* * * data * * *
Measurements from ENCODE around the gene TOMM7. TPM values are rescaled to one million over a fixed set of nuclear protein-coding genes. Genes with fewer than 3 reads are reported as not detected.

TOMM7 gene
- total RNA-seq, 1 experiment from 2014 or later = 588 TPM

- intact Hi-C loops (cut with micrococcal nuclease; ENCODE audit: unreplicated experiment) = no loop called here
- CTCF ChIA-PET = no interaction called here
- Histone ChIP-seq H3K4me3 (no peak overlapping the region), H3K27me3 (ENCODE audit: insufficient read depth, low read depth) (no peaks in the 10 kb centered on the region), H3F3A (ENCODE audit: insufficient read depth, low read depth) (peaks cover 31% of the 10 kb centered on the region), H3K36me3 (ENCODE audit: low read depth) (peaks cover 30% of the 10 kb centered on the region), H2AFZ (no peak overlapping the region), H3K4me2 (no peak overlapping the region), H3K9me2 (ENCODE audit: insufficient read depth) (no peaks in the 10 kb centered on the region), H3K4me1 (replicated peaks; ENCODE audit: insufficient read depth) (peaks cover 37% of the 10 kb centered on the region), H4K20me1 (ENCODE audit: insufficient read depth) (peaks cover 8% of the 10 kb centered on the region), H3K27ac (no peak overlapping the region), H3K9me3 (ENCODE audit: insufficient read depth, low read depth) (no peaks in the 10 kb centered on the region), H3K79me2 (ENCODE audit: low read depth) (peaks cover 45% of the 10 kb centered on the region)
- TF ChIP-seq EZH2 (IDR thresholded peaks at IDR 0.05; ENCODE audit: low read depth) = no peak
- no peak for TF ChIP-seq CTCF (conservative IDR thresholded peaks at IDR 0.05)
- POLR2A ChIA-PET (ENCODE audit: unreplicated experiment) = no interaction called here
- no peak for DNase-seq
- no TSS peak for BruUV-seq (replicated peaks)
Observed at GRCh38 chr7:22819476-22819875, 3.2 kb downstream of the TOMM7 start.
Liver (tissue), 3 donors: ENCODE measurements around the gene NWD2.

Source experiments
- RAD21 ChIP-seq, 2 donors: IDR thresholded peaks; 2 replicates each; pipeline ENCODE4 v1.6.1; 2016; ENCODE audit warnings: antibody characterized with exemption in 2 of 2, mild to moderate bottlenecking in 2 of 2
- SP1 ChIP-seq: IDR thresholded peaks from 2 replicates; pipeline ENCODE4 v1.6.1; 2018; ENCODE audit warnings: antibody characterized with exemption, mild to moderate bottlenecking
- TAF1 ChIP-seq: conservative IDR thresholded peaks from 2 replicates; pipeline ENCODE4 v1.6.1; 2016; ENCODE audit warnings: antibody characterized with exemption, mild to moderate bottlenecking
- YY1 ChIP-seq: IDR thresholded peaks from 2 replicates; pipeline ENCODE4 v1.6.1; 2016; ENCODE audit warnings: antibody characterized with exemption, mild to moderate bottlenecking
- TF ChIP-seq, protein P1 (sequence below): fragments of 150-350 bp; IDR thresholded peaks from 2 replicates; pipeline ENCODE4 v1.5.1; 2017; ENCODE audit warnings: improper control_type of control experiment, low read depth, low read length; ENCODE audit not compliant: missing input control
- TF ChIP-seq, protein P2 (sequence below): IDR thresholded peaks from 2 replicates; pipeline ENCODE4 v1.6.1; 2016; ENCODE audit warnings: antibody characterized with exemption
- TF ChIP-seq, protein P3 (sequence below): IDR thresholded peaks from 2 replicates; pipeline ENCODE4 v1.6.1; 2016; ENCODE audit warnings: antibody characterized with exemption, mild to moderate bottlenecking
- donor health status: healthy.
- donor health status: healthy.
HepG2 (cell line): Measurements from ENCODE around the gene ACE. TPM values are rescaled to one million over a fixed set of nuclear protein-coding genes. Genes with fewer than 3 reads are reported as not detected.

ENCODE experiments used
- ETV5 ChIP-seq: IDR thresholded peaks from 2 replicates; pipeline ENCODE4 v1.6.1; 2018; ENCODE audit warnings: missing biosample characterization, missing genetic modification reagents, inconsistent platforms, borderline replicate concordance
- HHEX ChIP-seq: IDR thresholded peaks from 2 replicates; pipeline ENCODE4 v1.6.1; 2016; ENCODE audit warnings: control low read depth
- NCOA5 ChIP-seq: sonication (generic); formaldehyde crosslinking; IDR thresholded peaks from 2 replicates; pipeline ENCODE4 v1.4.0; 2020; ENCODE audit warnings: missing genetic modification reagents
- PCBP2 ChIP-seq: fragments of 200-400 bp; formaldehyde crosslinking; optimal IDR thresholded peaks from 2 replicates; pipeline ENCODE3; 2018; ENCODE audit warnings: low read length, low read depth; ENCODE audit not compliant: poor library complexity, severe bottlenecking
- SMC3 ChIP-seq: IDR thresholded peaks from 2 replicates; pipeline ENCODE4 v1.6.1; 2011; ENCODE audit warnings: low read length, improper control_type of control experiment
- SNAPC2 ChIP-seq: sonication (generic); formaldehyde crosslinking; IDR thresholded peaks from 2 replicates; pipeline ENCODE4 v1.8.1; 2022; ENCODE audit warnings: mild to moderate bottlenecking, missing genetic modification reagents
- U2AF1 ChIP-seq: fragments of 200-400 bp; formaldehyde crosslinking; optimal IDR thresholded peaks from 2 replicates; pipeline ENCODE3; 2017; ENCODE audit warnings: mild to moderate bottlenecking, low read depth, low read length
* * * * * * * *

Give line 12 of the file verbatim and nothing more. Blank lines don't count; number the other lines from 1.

Observed at GRCh38 chr7:22819476-22819875, 3.2 kb downstream of the TOMM7 start.